Challenging Conversations

Responding To The “Facebook Files,” Let’s Act Now!

Delaney Ruston, MD
September 28, 2021
Speak up illustration

The Wall Street Journal recently released a series of articles called “The Facebook Files,” written by journalists who got hold of internal documents from Instagram and its parent company Facebook. The documents reveal many ways that the companies have been manipulative and dishonest. 


Let’s mobilize and ramp up our concerted efforts to put limits on tech’s reach into our homes. 

I have always said, “Our tech revolution warrants a parenting revolution.” Part of the revolution requires that we step out of our comfort zone to speak up. So often, parents are worried about sharing their parenting struggles, fueled by a fear of judgment. We love our kids, and anything that puts us at risk of feeling judged can feel really risky. 


I remember when I asked other parents with whom I shared a carpool for our middle schoolers to make it device-free. I worried I would look too controlling by even asking the question. In the end, though it worked out great, we had a device-free carpool, the kids had many good conversations, and we parents were so appreciative of that and that we got to interact with all the kids more. But it was hard to bring up this topic in the first place.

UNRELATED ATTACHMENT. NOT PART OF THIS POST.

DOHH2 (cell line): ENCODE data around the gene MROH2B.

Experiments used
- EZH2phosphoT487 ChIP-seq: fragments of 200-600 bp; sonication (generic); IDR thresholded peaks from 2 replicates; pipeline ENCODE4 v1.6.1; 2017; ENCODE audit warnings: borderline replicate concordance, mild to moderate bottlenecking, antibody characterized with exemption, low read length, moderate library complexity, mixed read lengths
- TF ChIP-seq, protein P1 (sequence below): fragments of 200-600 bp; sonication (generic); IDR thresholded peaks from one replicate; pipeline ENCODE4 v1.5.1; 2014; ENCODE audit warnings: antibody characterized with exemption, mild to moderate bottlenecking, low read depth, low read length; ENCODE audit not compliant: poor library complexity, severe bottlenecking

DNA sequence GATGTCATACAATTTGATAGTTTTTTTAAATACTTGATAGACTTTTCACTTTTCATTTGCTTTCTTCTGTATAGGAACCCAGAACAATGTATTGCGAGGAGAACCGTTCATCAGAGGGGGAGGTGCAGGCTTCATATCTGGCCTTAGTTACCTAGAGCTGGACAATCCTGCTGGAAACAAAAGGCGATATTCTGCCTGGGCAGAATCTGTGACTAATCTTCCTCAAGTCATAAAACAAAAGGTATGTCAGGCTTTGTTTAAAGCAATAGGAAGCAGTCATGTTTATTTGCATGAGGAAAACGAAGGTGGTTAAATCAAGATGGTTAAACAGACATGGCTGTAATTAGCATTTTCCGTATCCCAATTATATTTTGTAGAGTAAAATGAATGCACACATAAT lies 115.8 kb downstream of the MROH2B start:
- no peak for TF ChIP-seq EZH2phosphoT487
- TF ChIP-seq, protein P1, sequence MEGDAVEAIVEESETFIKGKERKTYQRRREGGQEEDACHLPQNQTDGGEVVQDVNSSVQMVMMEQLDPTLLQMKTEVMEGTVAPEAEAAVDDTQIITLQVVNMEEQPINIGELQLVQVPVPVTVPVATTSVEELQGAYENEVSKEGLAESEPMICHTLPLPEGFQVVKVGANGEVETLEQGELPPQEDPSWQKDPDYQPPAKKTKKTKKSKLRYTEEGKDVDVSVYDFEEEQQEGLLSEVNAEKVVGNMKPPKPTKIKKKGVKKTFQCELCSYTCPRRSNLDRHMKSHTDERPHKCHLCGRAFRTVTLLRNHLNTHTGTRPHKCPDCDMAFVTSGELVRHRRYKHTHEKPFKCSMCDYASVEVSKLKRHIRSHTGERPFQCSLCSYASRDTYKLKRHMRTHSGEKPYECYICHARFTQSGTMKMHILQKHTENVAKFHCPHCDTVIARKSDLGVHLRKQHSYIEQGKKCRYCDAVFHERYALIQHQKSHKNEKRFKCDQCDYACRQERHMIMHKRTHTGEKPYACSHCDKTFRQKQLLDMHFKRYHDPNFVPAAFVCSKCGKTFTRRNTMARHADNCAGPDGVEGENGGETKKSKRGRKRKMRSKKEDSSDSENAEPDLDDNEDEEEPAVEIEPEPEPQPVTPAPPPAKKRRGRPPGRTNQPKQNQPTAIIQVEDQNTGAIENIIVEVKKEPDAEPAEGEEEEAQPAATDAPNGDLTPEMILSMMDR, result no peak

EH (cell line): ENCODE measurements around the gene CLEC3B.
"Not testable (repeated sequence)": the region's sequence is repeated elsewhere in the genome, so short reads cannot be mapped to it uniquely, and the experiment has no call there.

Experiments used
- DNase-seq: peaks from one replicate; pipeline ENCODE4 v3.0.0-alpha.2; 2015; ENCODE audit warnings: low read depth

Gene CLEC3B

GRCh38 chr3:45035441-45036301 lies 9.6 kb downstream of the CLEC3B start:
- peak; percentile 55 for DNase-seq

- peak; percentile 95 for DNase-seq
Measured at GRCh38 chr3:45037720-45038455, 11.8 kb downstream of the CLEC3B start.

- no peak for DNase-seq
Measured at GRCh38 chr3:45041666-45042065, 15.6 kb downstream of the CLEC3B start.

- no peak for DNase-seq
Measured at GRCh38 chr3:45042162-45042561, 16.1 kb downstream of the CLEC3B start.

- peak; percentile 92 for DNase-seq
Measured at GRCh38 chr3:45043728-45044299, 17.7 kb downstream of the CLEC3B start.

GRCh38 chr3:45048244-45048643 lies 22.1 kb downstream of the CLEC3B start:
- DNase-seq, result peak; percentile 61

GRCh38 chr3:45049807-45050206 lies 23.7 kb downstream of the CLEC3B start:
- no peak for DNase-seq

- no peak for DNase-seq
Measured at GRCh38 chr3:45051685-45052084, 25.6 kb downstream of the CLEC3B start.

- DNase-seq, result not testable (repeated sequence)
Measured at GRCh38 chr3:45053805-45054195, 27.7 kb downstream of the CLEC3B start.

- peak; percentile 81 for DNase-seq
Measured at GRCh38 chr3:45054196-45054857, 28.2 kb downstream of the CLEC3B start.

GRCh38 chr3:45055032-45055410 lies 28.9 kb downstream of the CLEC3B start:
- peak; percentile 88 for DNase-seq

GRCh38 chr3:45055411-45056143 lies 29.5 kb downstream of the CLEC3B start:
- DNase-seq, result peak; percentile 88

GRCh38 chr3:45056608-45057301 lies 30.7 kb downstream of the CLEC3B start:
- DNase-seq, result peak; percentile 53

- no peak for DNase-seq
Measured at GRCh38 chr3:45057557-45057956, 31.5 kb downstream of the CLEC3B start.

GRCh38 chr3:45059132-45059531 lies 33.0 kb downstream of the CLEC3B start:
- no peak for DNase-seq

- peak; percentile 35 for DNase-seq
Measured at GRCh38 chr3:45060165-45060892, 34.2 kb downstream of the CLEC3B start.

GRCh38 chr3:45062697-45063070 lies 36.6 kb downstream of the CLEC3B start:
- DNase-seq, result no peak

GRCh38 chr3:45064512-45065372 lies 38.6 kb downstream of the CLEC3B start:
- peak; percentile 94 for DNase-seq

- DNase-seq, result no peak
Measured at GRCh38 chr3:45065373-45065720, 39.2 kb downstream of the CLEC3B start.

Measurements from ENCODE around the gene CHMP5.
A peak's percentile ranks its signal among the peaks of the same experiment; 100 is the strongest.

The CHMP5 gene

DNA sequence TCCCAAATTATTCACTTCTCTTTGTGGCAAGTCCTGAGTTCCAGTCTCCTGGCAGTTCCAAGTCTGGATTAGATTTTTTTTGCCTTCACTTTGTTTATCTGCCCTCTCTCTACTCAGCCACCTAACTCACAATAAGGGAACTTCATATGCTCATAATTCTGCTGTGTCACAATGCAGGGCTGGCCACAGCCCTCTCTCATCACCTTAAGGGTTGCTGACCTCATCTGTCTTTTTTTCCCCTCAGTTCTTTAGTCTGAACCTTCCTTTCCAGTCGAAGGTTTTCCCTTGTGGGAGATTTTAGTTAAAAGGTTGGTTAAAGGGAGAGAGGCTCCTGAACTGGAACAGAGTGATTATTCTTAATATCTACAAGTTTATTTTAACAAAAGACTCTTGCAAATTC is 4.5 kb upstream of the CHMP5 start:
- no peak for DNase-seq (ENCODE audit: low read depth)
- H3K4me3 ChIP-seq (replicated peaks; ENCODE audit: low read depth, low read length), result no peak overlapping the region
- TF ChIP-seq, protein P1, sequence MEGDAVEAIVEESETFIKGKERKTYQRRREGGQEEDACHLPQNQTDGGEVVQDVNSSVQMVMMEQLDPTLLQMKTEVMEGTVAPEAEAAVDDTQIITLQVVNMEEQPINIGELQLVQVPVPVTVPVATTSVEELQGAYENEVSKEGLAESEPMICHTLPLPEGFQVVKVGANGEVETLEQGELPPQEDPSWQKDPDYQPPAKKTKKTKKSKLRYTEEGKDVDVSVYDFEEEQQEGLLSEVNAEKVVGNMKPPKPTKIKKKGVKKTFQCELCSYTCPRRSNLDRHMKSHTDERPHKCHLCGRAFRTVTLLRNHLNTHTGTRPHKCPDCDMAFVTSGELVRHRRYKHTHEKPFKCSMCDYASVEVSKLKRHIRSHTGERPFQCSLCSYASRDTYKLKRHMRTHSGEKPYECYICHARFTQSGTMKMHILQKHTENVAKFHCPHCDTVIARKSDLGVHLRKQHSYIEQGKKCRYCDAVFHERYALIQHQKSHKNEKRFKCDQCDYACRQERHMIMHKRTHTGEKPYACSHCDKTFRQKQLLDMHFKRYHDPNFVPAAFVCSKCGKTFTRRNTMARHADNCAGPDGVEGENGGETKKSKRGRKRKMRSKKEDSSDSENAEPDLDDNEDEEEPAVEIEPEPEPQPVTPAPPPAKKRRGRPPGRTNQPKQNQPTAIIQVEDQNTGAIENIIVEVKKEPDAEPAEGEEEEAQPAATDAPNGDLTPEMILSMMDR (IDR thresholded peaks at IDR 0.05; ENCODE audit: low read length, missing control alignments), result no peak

I encourage anyone who has thought about being a bit more vulnerable as a parent to read on. I offer concrete action steps today — steps particularly relevant with this latest information about the inner workings of our social media giants.


So often, people ask me what they can do beyond organizing screening events at their schools or communities to help effect change.

Today I share ideas.